Spamalot Brings the Silly to the Morrison Center Stage 

Saturday, Nov. 12.

You may choose not to go to Camelot—it is a silly place—but Spamalot is the kind of silly not to miss.

Though most folks are acquainted with at least one joke from Monty Python and the Holy Grail, the movie that this musical "lovingly rips off," this is not solely a show for those of us who have been lobbing holy hand grenades at killer rabbits since childhood. Newbies to Monty Python will bust a (coco)nut laughing as well. The mix of cheeky religious and political humor, slapstick gags and pop-culture references make for an entertaining night.

The story of King Arthur and his Knights of the Round Table and their search for the Holy Grail is a classic. In Spamalot, it's re-envisioned as a comedy, with Arthur and a motley crew of knights clip-clopping their way across the countryside. They pester anarchic peasants into becoming knights and are in turn pestered by French guards with bovine projectiles, but the knights are unwavering in their sacred quest.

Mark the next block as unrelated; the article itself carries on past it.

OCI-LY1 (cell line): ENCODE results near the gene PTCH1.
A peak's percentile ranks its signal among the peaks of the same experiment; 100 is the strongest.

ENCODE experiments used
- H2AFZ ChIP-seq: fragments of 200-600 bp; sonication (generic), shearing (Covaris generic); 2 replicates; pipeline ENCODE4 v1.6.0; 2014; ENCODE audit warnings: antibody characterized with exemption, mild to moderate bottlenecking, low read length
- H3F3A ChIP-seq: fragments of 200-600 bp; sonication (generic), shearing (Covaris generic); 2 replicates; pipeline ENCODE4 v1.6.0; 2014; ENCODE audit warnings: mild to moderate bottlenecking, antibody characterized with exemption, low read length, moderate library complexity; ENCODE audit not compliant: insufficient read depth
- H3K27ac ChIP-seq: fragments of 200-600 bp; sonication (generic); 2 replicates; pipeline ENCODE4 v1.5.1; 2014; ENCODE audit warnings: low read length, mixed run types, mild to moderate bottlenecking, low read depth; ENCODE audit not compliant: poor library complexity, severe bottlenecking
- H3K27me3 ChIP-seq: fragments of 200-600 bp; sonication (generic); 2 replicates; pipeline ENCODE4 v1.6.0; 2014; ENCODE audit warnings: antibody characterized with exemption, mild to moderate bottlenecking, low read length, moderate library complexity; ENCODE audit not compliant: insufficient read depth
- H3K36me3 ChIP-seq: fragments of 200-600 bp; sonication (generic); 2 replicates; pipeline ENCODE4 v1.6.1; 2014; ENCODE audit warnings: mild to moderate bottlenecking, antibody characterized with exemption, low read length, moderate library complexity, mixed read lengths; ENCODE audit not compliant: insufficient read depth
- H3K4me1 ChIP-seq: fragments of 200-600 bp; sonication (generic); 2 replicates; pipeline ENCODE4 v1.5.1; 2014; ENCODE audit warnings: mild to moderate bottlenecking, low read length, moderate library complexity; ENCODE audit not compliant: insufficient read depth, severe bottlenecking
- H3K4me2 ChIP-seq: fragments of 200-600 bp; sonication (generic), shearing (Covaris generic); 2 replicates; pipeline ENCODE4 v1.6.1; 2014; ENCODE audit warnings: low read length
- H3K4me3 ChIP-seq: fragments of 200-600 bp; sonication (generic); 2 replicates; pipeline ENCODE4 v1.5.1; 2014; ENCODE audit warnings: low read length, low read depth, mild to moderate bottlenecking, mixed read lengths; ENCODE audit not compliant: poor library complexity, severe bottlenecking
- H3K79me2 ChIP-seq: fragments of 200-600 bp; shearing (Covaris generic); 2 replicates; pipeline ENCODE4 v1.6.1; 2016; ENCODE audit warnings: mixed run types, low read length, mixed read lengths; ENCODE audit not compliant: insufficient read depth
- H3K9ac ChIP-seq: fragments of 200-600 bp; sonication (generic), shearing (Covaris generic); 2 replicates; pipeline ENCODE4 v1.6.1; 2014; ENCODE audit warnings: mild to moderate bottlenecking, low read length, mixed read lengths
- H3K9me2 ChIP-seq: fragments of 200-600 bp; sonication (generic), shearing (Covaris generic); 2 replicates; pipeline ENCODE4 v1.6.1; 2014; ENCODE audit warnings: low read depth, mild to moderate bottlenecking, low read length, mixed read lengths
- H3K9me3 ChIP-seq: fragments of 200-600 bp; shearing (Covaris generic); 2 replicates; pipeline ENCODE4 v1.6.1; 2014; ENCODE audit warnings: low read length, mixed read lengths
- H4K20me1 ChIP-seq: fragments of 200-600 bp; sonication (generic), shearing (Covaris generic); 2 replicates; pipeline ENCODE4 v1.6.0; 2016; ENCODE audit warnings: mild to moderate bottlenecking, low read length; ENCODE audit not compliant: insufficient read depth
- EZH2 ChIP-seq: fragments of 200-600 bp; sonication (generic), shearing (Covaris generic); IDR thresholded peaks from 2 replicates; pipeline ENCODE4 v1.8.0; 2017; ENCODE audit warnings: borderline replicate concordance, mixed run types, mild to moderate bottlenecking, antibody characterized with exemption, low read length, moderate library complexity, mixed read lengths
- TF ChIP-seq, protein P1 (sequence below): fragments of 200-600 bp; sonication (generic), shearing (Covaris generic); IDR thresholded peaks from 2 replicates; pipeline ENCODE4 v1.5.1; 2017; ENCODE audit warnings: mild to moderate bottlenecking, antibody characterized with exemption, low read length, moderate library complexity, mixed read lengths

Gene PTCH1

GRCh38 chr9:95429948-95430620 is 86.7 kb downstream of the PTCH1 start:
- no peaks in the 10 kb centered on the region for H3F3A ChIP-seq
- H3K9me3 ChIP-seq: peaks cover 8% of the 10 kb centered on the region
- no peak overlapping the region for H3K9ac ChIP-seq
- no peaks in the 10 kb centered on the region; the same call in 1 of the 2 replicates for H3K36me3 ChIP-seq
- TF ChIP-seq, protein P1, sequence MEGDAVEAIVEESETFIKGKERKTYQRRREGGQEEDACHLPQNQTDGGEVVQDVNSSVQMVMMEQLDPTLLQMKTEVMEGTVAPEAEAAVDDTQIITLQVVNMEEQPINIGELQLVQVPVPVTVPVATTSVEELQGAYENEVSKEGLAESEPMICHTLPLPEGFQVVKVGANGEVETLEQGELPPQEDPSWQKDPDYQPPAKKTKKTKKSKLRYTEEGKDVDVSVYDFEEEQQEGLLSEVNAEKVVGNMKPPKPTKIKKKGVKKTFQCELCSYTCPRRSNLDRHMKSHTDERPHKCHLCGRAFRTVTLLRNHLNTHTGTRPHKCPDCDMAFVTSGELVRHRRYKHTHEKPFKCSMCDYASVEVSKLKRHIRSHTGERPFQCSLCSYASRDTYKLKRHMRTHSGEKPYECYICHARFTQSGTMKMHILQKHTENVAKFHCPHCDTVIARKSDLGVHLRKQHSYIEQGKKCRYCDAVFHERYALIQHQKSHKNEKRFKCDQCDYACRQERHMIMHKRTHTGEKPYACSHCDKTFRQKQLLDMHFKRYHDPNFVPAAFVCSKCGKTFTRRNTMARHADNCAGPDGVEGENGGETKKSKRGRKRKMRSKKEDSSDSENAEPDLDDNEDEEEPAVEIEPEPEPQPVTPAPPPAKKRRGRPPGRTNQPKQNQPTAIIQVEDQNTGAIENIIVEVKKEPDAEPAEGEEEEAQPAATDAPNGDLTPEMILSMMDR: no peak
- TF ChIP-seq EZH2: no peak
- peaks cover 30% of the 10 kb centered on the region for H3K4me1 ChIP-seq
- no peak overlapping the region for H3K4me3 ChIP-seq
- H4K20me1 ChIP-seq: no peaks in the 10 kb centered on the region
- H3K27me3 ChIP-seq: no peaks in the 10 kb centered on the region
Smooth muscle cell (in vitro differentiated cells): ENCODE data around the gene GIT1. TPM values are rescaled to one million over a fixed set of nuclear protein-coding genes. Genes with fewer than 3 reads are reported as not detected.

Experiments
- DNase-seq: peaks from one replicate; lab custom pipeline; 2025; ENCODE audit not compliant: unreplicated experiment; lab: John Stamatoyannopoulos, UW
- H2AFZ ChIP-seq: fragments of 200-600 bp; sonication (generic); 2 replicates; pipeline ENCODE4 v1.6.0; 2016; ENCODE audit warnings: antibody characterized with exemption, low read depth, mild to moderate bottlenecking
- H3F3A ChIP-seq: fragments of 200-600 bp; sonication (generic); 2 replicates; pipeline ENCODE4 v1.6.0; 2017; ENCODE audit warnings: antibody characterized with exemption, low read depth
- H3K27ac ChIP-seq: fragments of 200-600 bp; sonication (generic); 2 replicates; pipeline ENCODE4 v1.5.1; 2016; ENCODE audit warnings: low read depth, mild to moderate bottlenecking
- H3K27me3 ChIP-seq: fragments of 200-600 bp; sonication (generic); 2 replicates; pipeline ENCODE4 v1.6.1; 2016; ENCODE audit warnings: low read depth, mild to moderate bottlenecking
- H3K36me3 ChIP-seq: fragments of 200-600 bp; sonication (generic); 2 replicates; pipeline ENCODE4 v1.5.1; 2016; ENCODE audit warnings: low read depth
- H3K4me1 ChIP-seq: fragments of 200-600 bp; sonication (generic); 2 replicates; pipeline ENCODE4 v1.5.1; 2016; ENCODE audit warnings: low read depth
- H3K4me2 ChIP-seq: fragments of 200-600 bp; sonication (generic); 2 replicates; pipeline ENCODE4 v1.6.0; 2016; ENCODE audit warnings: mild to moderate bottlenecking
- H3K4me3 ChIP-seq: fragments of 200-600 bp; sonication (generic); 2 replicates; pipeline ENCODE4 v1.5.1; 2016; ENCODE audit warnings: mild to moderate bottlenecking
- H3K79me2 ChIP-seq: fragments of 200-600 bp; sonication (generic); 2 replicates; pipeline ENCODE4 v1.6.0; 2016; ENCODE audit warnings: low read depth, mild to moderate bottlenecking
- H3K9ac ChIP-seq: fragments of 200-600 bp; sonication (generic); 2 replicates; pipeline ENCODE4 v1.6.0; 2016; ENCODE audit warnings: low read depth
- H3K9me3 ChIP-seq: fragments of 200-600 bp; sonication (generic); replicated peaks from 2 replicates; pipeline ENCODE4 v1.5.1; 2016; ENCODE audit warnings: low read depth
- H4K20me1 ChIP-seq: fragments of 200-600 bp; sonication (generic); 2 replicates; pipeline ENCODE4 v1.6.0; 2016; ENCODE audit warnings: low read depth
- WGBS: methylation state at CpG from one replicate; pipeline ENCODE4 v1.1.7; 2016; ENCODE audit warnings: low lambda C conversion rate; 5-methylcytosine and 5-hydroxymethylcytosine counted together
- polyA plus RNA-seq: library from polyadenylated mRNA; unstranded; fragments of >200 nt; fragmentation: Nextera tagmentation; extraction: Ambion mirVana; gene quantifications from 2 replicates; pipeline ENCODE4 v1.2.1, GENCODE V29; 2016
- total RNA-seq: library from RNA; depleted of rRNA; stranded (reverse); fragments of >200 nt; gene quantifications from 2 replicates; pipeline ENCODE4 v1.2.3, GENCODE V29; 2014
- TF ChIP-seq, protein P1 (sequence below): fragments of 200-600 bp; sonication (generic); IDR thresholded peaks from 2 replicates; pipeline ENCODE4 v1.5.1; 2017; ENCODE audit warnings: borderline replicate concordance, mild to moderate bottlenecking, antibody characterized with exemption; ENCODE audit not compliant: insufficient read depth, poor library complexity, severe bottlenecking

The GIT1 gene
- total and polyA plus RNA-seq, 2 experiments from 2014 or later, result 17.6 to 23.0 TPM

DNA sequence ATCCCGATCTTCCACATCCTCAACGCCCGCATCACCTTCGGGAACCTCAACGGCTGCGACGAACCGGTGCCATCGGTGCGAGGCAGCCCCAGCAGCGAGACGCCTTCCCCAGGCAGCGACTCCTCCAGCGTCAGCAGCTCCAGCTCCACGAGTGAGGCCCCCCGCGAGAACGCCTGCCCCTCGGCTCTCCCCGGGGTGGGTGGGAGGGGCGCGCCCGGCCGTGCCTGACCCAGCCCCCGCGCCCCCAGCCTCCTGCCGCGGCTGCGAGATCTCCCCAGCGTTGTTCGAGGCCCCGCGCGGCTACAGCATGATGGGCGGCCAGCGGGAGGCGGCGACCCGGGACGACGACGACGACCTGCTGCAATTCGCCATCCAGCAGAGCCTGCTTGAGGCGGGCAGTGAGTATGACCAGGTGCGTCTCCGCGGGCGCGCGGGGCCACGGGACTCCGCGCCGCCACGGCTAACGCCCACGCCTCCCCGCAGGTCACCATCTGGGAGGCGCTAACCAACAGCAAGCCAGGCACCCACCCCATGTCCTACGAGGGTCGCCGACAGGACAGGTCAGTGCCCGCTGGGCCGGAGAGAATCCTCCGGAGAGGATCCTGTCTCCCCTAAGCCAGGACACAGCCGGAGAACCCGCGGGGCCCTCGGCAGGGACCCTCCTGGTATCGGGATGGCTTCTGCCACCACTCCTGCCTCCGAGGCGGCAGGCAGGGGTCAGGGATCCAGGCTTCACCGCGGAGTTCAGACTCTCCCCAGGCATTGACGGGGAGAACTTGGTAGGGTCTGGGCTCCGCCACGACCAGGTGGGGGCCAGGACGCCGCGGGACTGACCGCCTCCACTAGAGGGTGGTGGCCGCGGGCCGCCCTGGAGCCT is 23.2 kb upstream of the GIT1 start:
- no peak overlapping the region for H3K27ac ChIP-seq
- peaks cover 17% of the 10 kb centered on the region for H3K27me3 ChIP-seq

Spamalot, which opened in 2005, draws musical inspiration from Monty Python classics like The Life of Brian, as seen in the cheerful number, "Always Look on the Bright Side of Life." It also parodies the Broadway musical formula in "The Song That Goes Like This" and inserts songs from the 1975 film, like "Brave Sir Robin" and "Knights of the Round Table."

For anyone who has somehow missed the film and some of its ubiquitous jokes, this is a great lesson in one of the funniest and most enduring bits of pop culture. Longtime fans will appreciate the deference given the source material—and the irreverence in handling everything else.

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